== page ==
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Salting your food? Here’s what you need to know

Whether you’re a novice home cook or someone who can slice and dice your way around the kitchen, there is one thing that you may still be getting wrong: Salting. Yes, that’s right – there are different types of salt for different reasons! 


Kosher salt is primarily used for seasoning while cooking, brining, baking, boiling water for pasta — adding salinity where texture isn’t necessarily important. For example, he says, scrambling eggs. Best practices for using Kosher salt include salting pasta water, mashed potatoes, butternut squash soup and for baking bread. 

Finishing salt is a relatively new thing in the U.S. It’s been used around the world for decades, but for most Americans, it’s new to the pantry. Use finishing salt after your cooking is mostly done, when you’ve put your food on a plate. Sprinkle on top of steak, roasted veggies or even over ice cream!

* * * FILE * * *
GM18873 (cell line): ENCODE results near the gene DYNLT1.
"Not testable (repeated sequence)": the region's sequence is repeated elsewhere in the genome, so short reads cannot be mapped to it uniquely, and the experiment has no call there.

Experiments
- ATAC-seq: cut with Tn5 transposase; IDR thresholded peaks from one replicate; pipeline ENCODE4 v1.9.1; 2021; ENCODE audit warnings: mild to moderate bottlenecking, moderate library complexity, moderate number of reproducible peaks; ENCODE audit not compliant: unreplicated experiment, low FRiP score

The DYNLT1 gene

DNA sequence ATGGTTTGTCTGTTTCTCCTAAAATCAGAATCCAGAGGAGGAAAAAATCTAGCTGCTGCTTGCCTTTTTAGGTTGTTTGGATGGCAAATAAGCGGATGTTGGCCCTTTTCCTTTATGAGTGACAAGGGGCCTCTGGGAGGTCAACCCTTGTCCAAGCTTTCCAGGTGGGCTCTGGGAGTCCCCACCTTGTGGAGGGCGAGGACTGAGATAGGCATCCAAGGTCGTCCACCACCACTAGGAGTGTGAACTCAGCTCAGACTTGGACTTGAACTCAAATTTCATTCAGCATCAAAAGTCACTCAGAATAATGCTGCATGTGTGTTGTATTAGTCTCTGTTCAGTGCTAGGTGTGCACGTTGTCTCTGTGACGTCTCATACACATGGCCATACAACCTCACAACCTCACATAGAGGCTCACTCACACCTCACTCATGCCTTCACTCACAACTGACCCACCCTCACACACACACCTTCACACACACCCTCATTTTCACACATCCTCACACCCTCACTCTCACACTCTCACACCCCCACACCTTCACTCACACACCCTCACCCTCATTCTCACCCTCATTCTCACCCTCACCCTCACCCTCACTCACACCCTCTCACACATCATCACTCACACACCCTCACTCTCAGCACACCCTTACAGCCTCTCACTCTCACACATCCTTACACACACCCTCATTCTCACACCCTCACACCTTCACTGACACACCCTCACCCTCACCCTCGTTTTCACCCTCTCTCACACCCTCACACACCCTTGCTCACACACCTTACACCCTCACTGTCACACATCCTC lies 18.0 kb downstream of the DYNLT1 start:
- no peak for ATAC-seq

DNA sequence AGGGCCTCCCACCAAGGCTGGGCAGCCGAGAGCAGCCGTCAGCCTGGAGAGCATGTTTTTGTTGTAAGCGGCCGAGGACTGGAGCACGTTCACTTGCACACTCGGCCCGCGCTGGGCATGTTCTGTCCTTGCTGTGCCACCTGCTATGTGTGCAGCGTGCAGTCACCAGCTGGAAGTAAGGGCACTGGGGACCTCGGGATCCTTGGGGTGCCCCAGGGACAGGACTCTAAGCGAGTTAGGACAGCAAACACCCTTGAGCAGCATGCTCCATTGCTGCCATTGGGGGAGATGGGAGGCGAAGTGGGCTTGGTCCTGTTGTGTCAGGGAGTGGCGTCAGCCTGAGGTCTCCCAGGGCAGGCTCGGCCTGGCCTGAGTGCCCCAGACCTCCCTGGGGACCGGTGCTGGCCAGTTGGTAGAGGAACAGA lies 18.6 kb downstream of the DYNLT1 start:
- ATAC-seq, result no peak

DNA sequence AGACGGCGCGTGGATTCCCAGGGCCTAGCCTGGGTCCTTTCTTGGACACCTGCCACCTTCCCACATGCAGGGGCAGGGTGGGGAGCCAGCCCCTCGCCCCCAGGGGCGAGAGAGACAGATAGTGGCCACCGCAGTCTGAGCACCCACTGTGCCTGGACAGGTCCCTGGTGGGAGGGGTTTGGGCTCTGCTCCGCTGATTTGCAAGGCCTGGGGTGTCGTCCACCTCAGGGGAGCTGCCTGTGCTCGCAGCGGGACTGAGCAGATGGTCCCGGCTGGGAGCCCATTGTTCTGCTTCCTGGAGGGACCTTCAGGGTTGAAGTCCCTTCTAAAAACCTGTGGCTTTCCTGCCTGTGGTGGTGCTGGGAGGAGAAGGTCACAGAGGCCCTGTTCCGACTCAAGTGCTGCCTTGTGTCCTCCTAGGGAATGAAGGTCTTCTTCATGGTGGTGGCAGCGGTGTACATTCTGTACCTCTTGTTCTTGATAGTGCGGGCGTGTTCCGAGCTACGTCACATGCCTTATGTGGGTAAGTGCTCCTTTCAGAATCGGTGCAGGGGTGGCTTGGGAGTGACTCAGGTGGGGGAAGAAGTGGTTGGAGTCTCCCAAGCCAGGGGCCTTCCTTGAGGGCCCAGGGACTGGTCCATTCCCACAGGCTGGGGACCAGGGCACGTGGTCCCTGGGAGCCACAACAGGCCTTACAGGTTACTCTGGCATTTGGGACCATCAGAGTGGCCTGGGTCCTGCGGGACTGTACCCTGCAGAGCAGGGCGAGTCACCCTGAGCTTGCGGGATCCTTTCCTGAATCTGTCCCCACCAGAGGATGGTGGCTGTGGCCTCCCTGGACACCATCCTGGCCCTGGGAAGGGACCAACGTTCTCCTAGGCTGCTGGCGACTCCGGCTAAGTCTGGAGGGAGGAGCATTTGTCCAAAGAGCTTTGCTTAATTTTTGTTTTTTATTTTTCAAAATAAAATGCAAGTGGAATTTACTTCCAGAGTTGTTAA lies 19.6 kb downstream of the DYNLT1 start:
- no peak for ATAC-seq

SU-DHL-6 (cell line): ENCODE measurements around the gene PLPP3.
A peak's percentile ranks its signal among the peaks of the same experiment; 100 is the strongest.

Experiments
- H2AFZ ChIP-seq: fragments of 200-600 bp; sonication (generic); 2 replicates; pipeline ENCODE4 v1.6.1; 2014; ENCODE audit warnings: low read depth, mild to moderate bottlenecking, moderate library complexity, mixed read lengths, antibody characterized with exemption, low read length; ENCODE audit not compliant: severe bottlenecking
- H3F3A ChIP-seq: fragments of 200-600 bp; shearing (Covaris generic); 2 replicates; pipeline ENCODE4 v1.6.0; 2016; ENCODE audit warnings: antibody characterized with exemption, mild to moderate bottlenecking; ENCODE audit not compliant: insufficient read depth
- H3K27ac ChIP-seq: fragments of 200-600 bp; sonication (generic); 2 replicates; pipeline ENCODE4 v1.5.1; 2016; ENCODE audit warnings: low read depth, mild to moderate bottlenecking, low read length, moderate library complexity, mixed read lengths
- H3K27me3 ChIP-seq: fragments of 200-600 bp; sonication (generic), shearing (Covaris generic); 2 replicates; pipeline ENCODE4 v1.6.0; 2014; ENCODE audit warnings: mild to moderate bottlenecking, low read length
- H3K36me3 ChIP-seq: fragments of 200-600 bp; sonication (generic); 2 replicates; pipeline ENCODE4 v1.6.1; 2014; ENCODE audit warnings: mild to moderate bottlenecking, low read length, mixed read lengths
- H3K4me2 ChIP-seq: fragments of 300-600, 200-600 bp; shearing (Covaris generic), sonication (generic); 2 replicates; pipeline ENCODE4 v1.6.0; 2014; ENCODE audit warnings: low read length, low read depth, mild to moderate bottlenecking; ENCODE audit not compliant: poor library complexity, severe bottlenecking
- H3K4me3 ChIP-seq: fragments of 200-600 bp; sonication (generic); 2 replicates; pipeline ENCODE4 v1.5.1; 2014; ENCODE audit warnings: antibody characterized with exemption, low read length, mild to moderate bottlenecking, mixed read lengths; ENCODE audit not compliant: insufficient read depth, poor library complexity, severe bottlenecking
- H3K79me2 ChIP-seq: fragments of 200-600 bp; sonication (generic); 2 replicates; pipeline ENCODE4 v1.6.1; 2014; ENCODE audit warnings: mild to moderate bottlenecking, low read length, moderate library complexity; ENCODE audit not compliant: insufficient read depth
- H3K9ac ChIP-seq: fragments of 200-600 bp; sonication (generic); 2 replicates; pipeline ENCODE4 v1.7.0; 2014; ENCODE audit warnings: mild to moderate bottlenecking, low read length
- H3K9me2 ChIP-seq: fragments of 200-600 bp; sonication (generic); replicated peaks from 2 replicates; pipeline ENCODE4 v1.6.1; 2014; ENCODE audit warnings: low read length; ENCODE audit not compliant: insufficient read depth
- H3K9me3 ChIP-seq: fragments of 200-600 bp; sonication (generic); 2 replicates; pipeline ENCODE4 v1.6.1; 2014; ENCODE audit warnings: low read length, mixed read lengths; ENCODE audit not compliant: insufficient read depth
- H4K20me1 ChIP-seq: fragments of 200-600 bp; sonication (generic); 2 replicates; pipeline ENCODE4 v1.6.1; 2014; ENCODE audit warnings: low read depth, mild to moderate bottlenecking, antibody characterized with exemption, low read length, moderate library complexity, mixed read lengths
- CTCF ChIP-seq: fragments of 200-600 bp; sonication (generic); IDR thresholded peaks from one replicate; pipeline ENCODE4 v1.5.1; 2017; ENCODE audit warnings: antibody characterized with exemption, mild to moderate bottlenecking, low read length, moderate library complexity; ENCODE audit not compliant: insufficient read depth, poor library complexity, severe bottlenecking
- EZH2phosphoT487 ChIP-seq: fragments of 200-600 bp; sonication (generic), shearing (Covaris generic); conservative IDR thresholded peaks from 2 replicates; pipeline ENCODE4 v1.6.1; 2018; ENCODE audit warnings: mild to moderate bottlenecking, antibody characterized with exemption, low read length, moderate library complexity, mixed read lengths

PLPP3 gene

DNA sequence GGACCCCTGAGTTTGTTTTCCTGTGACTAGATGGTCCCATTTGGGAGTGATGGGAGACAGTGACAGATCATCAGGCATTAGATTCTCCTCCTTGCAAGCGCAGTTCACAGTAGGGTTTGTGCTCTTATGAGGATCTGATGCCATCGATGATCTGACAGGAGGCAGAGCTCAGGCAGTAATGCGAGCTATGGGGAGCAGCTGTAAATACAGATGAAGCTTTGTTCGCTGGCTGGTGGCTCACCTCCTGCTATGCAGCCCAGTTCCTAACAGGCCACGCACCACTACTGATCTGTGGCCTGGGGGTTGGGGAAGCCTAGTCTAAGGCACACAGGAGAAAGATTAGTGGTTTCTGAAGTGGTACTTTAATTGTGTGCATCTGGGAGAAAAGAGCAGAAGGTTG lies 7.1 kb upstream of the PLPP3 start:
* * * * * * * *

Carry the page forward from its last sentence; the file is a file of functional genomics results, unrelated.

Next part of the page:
Truffle salt, smoked salt, wine-infused salt, herb-infused salt. There are so many options out there for salts with imparted flavors, it can get a little tricky about how and when to use them. Jacobsen, though, says that they can be used to both season and finish food. These types of salts can be used both prior to and after cooking. A super cool trick? Use these seasoning salts to quickly pickle or sweat out cabbage, cucumbers, or zucchini to expunge water and get more flavor into the vegetable.

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